Shortest bike lane in California?

A one-block-long bike lane. Photo: Kevin Greenlee
A one-block-long bike lane. Photo: Kevin Greenlee

Pleasanton, California may have just created the shortest bike lane in the state. It’s one short block long, on Parkside between Cheryl and Arthur roads.

Image: Google Maps
Pleasanton, California. Image: Google Maps

You can see from the map above that the neighborhood is full of loop roads that don’t connect to much. In fact, Parkside is really the only way through here, even by bike. Just east of this point there’s a path connecting to the trail that can be seen at the top. But this single block is the only section that’s marked with a lane.

It’s no April Fools joke. Mark Candland of the Pleasanton planning department said that the intersection was recently changed from a two-way to an all-way stop, which made it necessary to restripe the street.

“When we’re going to resurface a street,” said Candland, “we look to see if we can add bike lanes. It’s short, but a little bit is better than nothing at all.”

The very wide median along Parkside left plenty of space to give bicycles an officially marked approach to the new stop sign. They also narrowed the vehicle lane to eleven feet wide, to signal to cars they needed to slow down as they approached the intersection.

It’s officially an example of a “complete streets” approach, wherein when changes are made to any street, the opportunity to accommodate bikes and pedestrians is pounced upon.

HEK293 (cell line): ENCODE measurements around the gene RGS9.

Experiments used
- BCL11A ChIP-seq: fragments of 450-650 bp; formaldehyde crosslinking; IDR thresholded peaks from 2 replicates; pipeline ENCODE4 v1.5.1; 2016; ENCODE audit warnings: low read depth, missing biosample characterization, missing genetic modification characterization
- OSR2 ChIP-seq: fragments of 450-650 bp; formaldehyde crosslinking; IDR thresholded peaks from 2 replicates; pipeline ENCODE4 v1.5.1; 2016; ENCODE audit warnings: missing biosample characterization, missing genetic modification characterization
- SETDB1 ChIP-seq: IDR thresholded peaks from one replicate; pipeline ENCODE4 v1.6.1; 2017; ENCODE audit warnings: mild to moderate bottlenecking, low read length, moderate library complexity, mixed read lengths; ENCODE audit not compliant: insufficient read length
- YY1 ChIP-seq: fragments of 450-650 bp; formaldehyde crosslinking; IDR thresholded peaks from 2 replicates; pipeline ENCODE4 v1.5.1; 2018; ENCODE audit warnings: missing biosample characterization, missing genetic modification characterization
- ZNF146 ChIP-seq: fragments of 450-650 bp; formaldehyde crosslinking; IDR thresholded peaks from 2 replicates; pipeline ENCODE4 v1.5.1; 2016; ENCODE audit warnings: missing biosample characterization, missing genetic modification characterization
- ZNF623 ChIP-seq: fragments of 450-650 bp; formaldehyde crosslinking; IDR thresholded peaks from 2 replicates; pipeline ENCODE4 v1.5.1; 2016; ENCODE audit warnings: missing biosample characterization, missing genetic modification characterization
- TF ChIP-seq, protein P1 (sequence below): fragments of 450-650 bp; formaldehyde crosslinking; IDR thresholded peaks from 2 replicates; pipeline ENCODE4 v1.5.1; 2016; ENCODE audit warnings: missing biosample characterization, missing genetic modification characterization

Image: Google Streetview
Image: Google Streetview

It’s also officially a way to create a deeply fragmented bike network that gets bikes exactly nowhere. There’s certainly plenty of room along Parkside for bike lanes, as this view looking away from the new lane shows. But that section of road is not due for repaving, so there is no plan to extend the bike lane further.

Currently Pleasanton is in the process of developing a bike master plan, but whether this adorable stub of a lane gets connected to other parts of the city remains to be seen.

Hat tip to Robert Prinz.

5 thoughts on Shortest bike lane in California?

  1. My opinion is that the length of a bike lane does not tell us whether it’s worthwhile or not. If there’s space, and there’s a safety benefit, it would be possible (and beneficial) to include just a bicycle turn-pocket that could be shorter than this one (and could potentially help prevent right-hook collisions.) I think we need to be careful about criticizing bike infrastructure for not being enough… it isn’t enough… but we don’t need to give engineers/DOTs/electeds/anyone another excuse to do nothing for bikes.

  2. I don’t think this is even the shortest bike lane in Alameda County. It could be the most pointless, though.

  3. Ultimately, when you listen to the rationale, I think they actually deserve applause. Within the scope of the project they did enough as they could. Now when they re-pave the rest of this area, the chance that they will add bike lanes just got a little higher.

  4. I’ll go grab you a photo of a 4 yard long bike lane in Windsor, Ca, shortly.

Comments are closed.


Bike Month in the East Bay: Where Bike to Work Day Began?

It’s generally acknowledged that Bike to Work Day was started by the League of American Bicyclists—then called the League of American Wheelmen—in 1956. Rumor has it (can anyone confirm this?) that in California the first Bike to Work Day event took place in San Diego circa 1993. What’s indisputable is that Bike East Bay, then […]